Solaris Live Upgrade 2.0 Guide

Solaris Live Upgrade Planning

This chapter provides guidelines and requirements for review before installing and using Solaris Live Upgrade. You also should review general information on upgrading in “Checklist for Upgrading” in Solaris 8 Advanced Installation Guide. This chapter contains the following sections:

Solaris Live Upgrade System Requirements

Solaris Live Upgrade is included in the Solaris 8 software, but if you want to upgrade from previous releases, you need to install the Solaris Live Upgrade packages on your current operating environment. You can install the Solaris Live Upgrade packages from the installer on the Solaris 8 Software 2 of 2 CD.

For instructions on installing the packages, see To Install Solaris Live Upgrade.

Disk Space Requirements

Typically, each boot environment requires a minimum of 350 to 800 Mbytes of disk space, depending on your system software configuration. Utilities that are used by the Solaris Live Upgrade user interface determine your resource requirements.

To estimate the file system size that is needed to create a boot environment, start the creation of a new boot environment. The size is calculated and you can then abort the process.

You can create a boot environment only on a disk that can serve as a boot device. Some systems restrict which disks can serve as a boot device. Refer to your system's documentation to determine if any boot restrictions apply.

Required Packages

Check your current operating environment for the packages in the following table, which are required to use Solaris Live Upgrade. If packages in the column for your release are missing, use the pkgadd command to add these.

Table 2–1 Required Packages

Solaris 2.6 Release 

Solaris 7 Release 

Solaris 8 Release 



















To Check For Packages on Your System

  1. Type the following to list the packages on your system.

    % pkginfo 

Checking System Patch Levels

Solaris Live Upgrade software is designed to be installed and run on multiple versions of the Solaris operating environment. Correct operation of Solaris Live Upgrade requires the latest recommended and security patches for a given OS version. Consult for the correct revision level for a patch cluster.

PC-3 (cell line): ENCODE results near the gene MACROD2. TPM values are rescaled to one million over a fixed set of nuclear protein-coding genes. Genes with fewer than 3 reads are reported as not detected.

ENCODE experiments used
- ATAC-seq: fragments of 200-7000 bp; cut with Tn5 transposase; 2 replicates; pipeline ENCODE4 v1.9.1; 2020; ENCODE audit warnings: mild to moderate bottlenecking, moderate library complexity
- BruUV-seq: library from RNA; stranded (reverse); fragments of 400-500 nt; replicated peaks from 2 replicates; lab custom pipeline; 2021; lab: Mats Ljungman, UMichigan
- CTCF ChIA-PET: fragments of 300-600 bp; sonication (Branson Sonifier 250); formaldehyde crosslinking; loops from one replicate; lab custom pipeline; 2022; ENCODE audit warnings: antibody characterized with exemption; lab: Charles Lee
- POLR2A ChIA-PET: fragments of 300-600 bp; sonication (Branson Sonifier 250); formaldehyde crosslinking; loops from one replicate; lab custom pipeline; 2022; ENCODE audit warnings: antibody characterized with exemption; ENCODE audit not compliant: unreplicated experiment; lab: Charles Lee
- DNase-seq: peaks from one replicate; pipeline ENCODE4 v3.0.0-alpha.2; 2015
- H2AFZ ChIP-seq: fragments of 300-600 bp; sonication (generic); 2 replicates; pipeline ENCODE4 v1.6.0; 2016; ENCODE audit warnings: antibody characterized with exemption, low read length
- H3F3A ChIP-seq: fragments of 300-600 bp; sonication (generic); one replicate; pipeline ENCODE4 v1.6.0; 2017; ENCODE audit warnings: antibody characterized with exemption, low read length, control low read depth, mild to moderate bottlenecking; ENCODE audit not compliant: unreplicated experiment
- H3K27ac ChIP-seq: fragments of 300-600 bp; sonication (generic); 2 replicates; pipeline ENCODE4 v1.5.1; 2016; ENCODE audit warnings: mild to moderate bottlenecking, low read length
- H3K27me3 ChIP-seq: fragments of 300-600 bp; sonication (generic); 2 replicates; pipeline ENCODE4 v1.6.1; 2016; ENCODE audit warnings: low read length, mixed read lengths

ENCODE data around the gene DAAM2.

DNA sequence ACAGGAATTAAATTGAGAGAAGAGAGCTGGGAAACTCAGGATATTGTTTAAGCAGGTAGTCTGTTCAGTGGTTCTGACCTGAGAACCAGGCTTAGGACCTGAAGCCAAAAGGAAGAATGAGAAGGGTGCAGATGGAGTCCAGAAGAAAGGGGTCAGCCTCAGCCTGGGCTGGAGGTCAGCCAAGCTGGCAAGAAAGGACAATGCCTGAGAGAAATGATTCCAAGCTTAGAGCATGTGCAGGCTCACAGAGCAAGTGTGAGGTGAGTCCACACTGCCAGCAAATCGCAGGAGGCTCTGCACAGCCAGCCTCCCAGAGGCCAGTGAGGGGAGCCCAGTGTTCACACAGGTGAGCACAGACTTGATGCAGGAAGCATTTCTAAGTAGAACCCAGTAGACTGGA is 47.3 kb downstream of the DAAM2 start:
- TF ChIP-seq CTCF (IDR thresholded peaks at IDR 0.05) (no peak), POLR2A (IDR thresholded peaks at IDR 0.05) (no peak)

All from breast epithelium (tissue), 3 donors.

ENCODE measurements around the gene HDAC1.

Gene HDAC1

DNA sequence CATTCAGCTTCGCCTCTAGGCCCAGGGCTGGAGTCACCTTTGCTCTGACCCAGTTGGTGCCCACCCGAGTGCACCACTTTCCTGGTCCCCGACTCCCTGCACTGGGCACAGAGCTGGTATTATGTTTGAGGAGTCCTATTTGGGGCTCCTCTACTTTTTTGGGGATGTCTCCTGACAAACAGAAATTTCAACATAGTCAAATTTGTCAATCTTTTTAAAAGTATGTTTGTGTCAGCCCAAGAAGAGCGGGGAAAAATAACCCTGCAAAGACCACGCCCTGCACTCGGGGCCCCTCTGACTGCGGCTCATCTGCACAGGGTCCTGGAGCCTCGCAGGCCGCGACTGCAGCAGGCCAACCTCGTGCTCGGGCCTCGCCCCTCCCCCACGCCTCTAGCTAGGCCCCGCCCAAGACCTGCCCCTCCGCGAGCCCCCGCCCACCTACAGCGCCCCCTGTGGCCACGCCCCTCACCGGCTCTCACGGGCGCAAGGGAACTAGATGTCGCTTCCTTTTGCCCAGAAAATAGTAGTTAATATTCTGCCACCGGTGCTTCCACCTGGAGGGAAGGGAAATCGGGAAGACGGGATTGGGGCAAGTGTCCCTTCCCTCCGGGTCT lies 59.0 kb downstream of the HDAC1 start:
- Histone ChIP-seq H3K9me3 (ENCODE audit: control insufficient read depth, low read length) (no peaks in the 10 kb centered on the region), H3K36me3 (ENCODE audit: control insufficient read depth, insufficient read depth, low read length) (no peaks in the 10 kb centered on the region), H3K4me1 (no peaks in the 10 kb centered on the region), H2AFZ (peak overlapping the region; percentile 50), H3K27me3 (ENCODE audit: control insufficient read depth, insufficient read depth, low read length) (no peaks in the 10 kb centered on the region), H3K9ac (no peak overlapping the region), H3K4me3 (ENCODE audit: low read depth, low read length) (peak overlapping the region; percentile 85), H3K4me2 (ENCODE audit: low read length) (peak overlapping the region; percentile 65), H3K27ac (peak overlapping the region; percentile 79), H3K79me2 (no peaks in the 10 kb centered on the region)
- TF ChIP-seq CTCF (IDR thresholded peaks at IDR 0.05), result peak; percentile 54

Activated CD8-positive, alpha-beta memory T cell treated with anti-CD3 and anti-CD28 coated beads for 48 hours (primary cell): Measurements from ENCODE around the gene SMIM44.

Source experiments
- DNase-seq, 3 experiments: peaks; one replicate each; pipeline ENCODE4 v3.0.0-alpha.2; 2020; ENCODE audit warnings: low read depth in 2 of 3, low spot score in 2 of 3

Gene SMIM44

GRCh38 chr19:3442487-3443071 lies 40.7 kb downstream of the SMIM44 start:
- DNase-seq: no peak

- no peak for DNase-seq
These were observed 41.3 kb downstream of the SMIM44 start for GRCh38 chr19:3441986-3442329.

Guidelines for Selecting Slices for File Systems

There are some file system limitations, which are listed below.

When creating file systems for a boot environment, the rules are identical to the rules for creating file systems for the Solaris operating environment. Solaris Live Upgrade cannot prevent you from creating invalid configurations for critical file systems. For example, you could enter a lucreate command that would create separate file systems for root (/) and /kernel—an invalid division of root (/).

Guidelines for Selecting a Slice for the root (/) File System

When you create an inactive boot environment, you need to identify a slice where the root (/) file system is to be copied. Use the following guidelines when you select a slice for the root (/) file system. The slice must comply with the following:

The Choices menu displays most free slices that are available for the creation of an inactive boot environment. Some slices are free, but not available to be shown in the Choices menu, such as a Veritas VxVM volume or a Solstice DiskSuite metadevice.

Guidelines for Selecting a Slice for a /swap File System

The swap slice cannot be in use by any boot environment except the current boot environment or if the -s option is used, the source boot environment. The boot environment creation fails if the swap slice is being used by any other boot environment whether the slice contains a swap, ufs, or any other file system.

Using Live Upgrade From a Remote System

When viewing the character interface remotely, such as over a tip line, you might need to set the TERM environment variable to VT220. Also, when using the Common Desktop Environment (CDE) , set the value of the TERM variable to dtterm, rather than xterm.

Upgrades of Root Mirrors and Metadevices

If you are using Solaris Live Upgrade on a system that has a Solstice DiskSuite metadevice or Veritas volume, the source boot environment can be a metadevice or volume, but the target boot environment cannot be a metadevice or volume. The inactive boot environment must be a regular slice.

Note –

If you have problems upgrading with Veritas VxVM, see System Panics When Upgrading On Veritas VxVm.